Penny Slater dives into an ice-cold dam and tries not to disturb the ducks as she swims the first leg of a mock triathlon.
The water is a chilly 13 degrees on an autumn morning, but Slater still dodges through the reeds and swims towards her bike waiting on the shore.
The 24-year-old triathlete returned to her parents' Wamboin property in February and has stayed isolated there throughout the coronavirus pandemic.
Lack of equipment and access to facilities means Slater has had to get creative with her training. And the brisk swim session is just one method she's used to stay motivated.
She's learned steel-capped farm boots don't substitute well for cycling shoes but a bag of fertiliser works perfectly for free weights.
She helps dad prune the olive crop and chops wood for the family's fire - both a solid upper-body workout.
"I've almost been getting a better workout at home with the substituted equipment rather than if I was at the gym," Slater said.
"You've just gotta make do with what you've got. I've been using 25 kilogram bags of fertiliser as weights and sometimes my dog if she's around.
I've been using 25 kilogram bags of fertiliser as weights and sometimes my dog if she's around.Wamboin triathlete Penny Slater
"I can use crates for step ups as well, so it's been kept interesting."
Slater was supposed to be racing in Europe before the coronavirus outbreak forced sports to shut down across the globe.
So instead of scaling back training with a long year ahead, the under-23 world champion decided to create a mock triathlon in her own backyard.
While most people do everything they can do avoid the Canberra chill, Slater pulls on her swimsuit and gloves before diving into a freezing dam.
"I'm used to it now, I think because I've been swimming in it for five weeks. But at first I did not handle the cold very well," Slater said.
"You also have to dodge a few reeds and ducks every now and then, but it keeps things interesting."
Slater is a dual international and Australian cross triathlon champion but despite reaching the pinnacle of the event, she's recently shifted into the sport's more traditional format.
She began training for the road triathlon this year, focusing on the 70.3km endurance event.
Slater kicked off the 2020 season with a half-ironman distance in Geelong and finished sixth.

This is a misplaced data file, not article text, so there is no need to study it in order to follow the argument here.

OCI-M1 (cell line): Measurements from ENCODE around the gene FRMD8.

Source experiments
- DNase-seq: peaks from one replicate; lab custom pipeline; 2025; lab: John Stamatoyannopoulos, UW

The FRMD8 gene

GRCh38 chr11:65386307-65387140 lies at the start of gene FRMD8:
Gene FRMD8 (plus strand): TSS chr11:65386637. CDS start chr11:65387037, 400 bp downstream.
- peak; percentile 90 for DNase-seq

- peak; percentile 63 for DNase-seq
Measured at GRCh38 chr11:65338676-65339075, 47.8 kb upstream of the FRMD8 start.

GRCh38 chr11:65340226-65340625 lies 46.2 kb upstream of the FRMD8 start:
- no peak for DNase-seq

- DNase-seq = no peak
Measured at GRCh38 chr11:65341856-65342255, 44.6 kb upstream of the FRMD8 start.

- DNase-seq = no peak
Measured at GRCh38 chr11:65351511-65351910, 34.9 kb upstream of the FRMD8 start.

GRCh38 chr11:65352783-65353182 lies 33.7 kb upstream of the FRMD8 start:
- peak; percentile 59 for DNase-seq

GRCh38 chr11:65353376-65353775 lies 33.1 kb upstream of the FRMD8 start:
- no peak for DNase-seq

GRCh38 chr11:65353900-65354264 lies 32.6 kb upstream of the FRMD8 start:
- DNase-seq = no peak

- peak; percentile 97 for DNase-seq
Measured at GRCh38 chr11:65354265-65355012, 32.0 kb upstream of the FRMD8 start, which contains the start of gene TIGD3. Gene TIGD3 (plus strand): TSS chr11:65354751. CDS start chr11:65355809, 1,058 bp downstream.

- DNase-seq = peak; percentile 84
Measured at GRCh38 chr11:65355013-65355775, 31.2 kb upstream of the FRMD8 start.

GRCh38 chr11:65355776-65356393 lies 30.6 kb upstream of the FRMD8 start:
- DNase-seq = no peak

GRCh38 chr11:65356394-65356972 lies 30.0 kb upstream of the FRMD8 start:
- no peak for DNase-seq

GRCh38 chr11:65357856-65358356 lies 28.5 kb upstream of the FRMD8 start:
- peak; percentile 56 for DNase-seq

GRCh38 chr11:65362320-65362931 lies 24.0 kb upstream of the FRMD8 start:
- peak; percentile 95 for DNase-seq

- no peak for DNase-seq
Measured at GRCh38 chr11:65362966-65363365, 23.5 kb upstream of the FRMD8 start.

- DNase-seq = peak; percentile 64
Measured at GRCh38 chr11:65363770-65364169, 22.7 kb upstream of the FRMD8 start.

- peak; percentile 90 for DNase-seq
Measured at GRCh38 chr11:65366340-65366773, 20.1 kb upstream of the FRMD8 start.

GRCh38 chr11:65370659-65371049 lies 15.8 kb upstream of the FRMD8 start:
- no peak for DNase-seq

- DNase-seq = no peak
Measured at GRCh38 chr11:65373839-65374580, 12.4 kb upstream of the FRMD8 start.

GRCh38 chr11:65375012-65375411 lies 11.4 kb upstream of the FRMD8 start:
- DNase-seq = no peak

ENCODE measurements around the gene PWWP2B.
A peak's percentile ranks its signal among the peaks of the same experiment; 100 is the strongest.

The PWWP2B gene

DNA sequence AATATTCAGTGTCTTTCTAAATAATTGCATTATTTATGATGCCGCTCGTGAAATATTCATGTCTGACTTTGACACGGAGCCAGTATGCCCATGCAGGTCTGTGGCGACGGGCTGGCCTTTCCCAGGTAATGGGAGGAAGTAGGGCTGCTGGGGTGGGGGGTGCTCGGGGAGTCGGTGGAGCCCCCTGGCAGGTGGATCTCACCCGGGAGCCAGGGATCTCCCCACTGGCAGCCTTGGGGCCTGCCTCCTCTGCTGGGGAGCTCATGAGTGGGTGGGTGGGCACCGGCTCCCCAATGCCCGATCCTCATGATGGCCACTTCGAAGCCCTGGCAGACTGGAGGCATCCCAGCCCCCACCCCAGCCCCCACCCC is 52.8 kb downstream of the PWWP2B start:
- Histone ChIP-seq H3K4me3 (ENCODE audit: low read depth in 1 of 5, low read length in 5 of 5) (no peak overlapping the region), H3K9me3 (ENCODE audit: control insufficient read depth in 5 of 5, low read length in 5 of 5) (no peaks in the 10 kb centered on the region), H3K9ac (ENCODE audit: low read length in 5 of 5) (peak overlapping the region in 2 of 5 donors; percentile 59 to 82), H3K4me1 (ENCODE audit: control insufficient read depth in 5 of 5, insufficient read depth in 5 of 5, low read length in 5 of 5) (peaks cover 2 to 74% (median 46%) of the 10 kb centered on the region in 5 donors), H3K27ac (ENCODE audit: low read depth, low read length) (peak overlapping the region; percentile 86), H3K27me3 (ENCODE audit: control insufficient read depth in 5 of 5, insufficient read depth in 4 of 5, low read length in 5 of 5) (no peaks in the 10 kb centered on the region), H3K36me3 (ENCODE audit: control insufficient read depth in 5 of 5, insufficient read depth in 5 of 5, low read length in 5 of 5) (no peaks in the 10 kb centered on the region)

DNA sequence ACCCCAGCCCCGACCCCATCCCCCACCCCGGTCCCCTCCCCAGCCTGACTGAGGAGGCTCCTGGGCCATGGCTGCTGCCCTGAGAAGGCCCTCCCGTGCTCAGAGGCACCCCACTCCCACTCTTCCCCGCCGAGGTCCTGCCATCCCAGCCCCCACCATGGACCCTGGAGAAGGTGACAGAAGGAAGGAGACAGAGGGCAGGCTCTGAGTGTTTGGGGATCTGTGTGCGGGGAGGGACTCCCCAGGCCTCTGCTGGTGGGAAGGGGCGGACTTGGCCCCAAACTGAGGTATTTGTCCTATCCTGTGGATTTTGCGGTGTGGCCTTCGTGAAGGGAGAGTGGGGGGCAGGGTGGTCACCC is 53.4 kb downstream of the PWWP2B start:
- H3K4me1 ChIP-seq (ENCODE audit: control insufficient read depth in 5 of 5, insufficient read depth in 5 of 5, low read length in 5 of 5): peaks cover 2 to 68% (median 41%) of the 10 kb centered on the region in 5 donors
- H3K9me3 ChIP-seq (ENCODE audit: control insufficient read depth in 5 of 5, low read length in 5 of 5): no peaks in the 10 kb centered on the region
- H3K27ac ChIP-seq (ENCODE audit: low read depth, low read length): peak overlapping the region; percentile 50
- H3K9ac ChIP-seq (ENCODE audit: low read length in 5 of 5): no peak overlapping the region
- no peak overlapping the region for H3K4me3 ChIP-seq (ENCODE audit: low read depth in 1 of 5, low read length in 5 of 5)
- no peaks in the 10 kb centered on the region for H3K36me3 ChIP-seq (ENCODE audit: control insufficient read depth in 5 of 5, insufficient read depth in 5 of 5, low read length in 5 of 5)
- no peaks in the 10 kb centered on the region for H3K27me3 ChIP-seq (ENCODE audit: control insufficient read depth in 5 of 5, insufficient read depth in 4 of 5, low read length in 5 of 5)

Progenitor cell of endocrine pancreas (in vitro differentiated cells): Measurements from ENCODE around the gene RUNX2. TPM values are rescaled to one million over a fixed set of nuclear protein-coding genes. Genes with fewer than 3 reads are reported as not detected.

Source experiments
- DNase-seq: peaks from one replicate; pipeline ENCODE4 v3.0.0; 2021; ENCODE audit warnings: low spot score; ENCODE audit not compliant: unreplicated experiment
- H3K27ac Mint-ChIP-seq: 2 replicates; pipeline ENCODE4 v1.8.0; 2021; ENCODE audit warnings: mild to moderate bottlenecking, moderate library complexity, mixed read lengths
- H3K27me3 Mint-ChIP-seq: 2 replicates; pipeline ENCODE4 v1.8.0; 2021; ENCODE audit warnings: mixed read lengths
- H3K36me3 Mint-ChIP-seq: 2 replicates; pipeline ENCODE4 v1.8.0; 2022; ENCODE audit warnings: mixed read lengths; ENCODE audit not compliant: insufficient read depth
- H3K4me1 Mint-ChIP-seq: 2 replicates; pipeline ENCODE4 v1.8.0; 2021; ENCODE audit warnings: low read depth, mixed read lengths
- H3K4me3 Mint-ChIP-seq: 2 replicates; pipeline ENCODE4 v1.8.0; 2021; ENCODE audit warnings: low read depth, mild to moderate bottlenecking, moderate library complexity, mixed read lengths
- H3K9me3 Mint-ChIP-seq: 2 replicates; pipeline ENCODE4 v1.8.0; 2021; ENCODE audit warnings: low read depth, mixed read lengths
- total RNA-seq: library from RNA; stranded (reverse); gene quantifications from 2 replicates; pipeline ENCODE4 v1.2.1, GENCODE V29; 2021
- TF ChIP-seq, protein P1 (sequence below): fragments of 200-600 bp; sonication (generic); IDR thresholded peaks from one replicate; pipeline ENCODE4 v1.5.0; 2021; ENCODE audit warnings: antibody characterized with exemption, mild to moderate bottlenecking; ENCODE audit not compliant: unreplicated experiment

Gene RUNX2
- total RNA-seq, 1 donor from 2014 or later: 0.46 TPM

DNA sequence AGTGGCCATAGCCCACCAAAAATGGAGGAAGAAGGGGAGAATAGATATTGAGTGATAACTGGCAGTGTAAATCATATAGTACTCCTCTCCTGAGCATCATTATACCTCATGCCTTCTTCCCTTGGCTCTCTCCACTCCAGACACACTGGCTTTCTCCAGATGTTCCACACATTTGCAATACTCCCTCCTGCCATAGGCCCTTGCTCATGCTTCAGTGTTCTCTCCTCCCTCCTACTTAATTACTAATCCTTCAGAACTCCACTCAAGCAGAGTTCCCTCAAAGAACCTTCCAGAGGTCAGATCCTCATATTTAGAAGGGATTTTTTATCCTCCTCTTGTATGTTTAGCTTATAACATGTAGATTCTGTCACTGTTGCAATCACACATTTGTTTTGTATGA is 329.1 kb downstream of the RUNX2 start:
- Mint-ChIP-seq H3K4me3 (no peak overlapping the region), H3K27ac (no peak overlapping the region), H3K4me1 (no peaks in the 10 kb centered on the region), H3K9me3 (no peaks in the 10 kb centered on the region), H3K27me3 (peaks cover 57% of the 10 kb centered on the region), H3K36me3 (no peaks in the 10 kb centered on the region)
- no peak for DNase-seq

She switched back to the cross triathlon format just a week later to claim third in the Oceania championships.
But the coronavirus-forced shutdown has put the rest of the season on hold. She initially planned to do a few races in the Philippines over winter and qualify for the Ironman 70.3 World Championships.
"Oddly, this has given me more time to do the amount of training I need to race that distance at a high level," Slater said.
"The traditional long course is about a four-to-four-and-a-half-hour race, so you need a lot more training for it.
"So in that way it's been good, by not racing for a couple of months I can focus on training and getting the little things right. Otherwise I'm always desperate to go out and race."
The coronavirus shutdown has also given Slater more time to focus on her university studies and help her parents around the Wamboin property.
She's studying a bachelor of secondary education at the University of Canberra and was about to start her final placement before social distancing restrictions were introduced.
"I'm in a bit of a limbo at the moment, so I'm hoping school will be back soon and they're able to sort something out," Slater said.
"I'm doing all my study online. I'm really enjoying the units and have interest in them because I have had the time to do all the work.
"I was away for four months of last year and I struggled with university, just trying to fit everything in.
"So it means I don't fall asleep while listening to lectures and stuff like that because I'm not as tired. It's been good in that regard."